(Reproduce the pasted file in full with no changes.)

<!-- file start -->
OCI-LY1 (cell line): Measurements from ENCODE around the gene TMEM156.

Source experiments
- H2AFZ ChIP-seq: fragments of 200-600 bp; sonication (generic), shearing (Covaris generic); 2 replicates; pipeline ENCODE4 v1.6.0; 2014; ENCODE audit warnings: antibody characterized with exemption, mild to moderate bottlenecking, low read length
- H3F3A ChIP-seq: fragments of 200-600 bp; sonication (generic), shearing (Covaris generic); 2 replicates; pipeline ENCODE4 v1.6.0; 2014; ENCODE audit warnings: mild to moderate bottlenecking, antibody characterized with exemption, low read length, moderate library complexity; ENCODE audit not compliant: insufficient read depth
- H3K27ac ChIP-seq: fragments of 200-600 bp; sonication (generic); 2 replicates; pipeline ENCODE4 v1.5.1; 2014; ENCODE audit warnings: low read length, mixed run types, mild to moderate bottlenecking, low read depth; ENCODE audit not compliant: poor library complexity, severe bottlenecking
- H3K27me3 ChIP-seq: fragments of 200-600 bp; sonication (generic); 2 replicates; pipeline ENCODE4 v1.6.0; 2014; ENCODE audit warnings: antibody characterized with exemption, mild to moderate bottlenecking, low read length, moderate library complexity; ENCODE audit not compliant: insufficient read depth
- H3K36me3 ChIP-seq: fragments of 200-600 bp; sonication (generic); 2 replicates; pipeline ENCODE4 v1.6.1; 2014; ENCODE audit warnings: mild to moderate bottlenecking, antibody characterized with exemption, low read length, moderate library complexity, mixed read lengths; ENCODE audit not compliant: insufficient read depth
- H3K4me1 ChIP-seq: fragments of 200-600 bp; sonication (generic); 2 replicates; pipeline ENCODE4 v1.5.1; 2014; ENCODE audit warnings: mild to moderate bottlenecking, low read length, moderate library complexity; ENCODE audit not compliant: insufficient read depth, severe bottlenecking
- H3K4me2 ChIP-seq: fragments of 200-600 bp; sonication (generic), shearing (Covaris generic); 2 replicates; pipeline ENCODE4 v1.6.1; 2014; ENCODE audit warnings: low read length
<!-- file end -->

OCI-LY1 (cell line): Measurements from ENCODE around the gene TMEM156.

Source experiments
- H2AFZ ChIP-seq: fragments of 200-600 bp; sonication (generic), shearing (Covaris generic); 2 replicates; pipeline ENCODE4 v1.6.0; 2014; ENCODE audit warnings: antibody characterized with exemption, mild to moderate bottlenecking, low read length
- H3F3A ChIP-seq: fragments of 200-600 bp; sonication (generic), shearing (Covaris generic); 2 replicates; pipeline ENCODE4 v1.6.0; 2014; ENCODE audit warnings: mild to moderate bottlenecking, antibody characterized with exemption, low read length, moderate library complexity; ENCODE audit not compliant: insufficient read depth
- H3K27ac ChIP-seq: fragments of 200-600 bp; sonication (generic); 2 replicates; pipeline ENCODE4 v1.5.1; 2014; ENCODE audit warnings: low read length, mixed run types, mild to moderate bottlenecking, low read depth; ENCODE audit not compliant: poor library complexity, severe bottlenecking
- H3K27me3 ChIP-seq: fragments of 200-600 bp; sonication (generic); 2 replicates; pipeline ENCODE4 v1.6.0; 2014; ENCODE audit warnings: antibody characterized with exemption, mild to moderate bottlenecking, low read length, moderate library complexity; ENCODE audit not compliant: insufficient read depth
- H3K36me3 ChIP-seq: fragments of 200-600 bp; sonication (generic); 2 replicates; pipeline ENCODE4 v1.6.1; 2014; ENCODE audit warnings: mild to moderate bottlenecking, antibody characterized with exemption, low read length, moderate library complexity, mixed read lengths; ENCODE audit not compliant: insufficient read depth
- H3K4me1 ChIP-seq: fragments of 200-600 bp; sonication (generic); 2 replicates; pipeline ENCODE4 v1.5.1; 2014; ENCODE audit warnings: mild to moderate bottlenecking, low read length, moderate library complexity; ENCODE audit not compliant: insufficient read depth, severe bottlenecking
- H3K4me2 ChIP-seq: fragments of 200-600 bp; sonication (generic), shearing (Covaris generic); 2 replicates; pipeline ENCODE4 v1.6.1; 2014; ENCODE audit warnings: low read length